05.25.2012 08:52

SIO Introduction to Computing free book

I got to spend yesterday at Scripps Institution of Oceanography. However, my list of people that I wanted to track down and talk to is longer than the list of people that I did manage to talk to. I taught a lecture for David Sandwell and Helen Frickers' SATELLITE REMOTE SENSING âÄì SIO 135/SIO 236. I always worry that my lecture style is jarringly different than what the students are used to, but the students a lot of really great questions, which is totally awesome!

After teaching, I got to sit down with Lisa Tauxe and Neal Driscoll and talk shop. Turns out that Lisa and Peter Shearer have turned the notes from their into a book for (via LaTeX!): Introduction to Computing at SIO: Notes for Fall class, 2011 (SIO 233). The 235 page document covers the UNIX Command Line (using csh, NOT bash ), Fortran, GMT/Fink, Python, NumPy, Matplotlib, Scipy, and LaTeX. It's great to see other takes on teaching this kind of thing. The differences between teach styles and content are what make the ecosystem of courses on the web useful and interesting. I would not cover Fortran and would swap csh/tcsh for the much more power pair of bash/ipython, but you should pick and choose the parts that you want for all that's out there. This book gets to material that I wanted to teach last fall but never got to write up.

Posted by Kurt | Permalink

05.22.2012 17:29

More whale tracking - US West Coast

Scientists hope OSU whale-tracking data can reduce accidental deaths
A multi-agency team of scientists has launched a project to
reduce the number of whales killed from ship strikes and entanglement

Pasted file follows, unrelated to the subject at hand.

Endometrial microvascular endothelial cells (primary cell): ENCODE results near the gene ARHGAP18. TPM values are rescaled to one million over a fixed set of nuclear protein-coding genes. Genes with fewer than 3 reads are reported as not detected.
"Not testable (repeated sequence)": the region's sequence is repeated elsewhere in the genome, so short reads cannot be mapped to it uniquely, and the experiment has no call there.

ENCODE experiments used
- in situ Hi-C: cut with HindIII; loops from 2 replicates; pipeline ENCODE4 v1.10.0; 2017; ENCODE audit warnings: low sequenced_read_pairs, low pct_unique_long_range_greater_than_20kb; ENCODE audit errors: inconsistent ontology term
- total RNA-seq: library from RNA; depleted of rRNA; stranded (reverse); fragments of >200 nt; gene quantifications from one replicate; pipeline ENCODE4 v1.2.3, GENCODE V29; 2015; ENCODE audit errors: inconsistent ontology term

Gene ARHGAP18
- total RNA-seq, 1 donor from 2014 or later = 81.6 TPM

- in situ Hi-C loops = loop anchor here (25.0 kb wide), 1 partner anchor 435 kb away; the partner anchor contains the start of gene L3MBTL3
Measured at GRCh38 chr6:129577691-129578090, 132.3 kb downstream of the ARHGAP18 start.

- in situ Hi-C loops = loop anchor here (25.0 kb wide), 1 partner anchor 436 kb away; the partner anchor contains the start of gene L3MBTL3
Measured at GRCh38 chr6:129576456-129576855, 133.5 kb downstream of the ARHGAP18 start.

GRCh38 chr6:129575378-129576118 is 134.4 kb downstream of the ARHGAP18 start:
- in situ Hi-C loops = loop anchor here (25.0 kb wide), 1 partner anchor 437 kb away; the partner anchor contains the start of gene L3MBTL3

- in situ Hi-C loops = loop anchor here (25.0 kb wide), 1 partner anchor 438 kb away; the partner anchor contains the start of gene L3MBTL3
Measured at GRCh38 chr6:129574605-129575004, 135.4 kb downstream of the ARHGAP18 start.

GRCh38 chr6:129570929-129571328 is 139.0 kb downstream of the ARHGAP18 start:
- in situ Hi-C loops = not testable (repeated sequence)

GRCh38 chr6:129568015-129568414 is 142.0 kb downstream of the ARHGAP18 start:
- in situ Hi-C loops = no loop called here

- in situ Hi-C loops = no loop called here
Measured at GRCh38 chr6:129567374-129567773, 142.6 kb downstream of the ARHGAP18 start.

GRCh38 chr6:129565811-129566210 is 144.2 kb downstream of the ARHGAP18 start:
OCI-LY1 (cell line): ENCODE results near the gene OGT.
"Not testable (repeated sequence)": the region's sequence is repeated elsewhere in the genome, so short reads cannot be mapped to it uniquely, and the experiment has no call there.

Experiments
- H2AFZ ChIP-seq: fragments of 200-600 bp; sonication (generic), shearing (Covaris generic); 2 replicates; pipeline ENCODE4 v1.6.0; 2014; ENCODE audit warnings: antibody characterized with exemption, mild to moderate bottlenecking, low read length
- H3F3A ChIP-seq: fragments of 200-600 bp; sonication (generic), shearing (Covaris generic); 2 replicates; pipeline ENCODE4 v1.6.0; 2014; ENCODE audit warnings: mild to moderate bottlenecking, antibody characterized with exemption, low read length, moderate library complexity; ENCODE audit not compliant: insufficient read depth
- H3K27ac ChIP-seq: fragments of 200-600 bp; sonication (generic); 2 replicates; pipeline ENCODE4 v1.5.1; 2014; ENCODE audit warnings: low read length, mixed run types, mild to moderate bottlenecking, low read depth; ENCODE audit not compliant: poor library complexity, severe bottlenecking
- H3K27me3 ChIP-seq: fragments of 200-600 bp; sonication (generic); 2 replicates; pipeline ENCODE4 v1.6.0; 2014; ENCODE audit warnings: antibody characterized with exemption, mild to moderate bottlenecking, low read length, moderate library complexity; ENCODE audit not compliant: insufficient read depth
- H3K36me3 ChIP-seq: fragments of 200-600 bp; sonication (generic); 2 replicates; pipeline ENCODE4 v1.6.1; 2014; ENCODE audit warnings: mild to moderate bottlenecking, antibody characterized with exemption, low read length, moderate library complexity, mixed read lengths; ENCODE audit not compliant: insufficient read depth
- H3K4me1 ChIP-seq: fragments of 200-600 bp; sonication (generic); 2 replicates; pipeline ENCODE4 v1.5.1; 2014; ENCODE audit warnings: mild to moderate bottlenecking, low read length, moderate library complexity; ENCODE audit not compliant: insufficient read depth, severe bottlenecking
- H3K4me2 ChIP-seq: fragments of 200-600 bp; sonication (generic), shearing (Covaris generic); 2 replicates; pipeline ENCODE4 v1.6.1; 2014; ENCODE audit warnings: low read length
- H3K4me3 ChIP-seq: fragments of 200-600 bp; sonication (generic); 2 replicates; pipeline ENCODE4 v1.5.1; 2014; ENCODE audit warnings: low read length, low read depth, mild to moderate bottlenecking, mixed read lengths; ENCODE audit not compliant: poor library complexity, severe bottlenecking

in fishing nets by identifying high-risk areas along the West Coast of
the United States. ...
Check the press release for more. Bruce Mate at OSU.

Is this connected to the WhaleAlert folks in New England in any way?

Posted by Kurt | Permalink

05.22.2012 10:18

gnu screen program

I have been pushing hard to get my workflow straight (it's shifted a fair bit this year). Back in 2004, I met Aurelio on the JPL MER mission. He was seriously rocking the gnu screen. I got to hang with Aurelio last week when Code for America, where he currently works, hosted the geomeetup about RedHat's OpenShift. I asked Aurelio if he would share some of his wizardry with screen. I am just getting into using "emacsclient -nw" to connect to an existing emacs session from an ssh'ed shell session, but the emacs shell never quite does it for me. So here is what Aurelio had to say:

Guest post by Aurelio

I normally use screen as soon as I log on to a remote server for the first time, essentially as a means to make sure that the session stays alive in case the connection is dropped.
$ ssh aurelio@tinio.org
$ screen
This means that I can just log back in to the server and continue working from where I left off.
$ screen -r
I've found this to be really useful for a few scenarios logging, db, irc, and at time's as a poor man's daemon. For logging, it's nice when I do something like apt-get upgrade on a lot of packages and have the peace of mind that if my laptop battery dies out the process continues on the server. For IRC, I continually have irssi running so that I can look back at conversations that I missed. As a poor man's daemon, I sometimes run a `./manage.py runserver` for development testing.

There are other scenarios as well, and it essentially let's me tab through windows on a remote terminal w/o having to log in for each session.
create new window: ctrl-a c 
switch to previous window: ctrl-a p
switch to next window: ctrl-a n
The session windows can also be named with:
ctrl-a A
I usually have them named, logging, runserver, working, etc.. which can be viewed with:
ctrl-a "
Finally, to detach the session and go back to the regular terminal:
ctrl-a d
However, with all that said my use of screen has actually diminished quite a bit since the JPL days and with the advent of services such as heroku where there is no server to 'ssh' into. I've mainly only been using it for IRC, but even that might be going away soon with the use of something like irccloud.com which I have started to really like.

Update 2012-Jun-19: Mark Sibenac suggested Byobu to go along with GNU screen or tmux.

Posted by Kurt | Permalink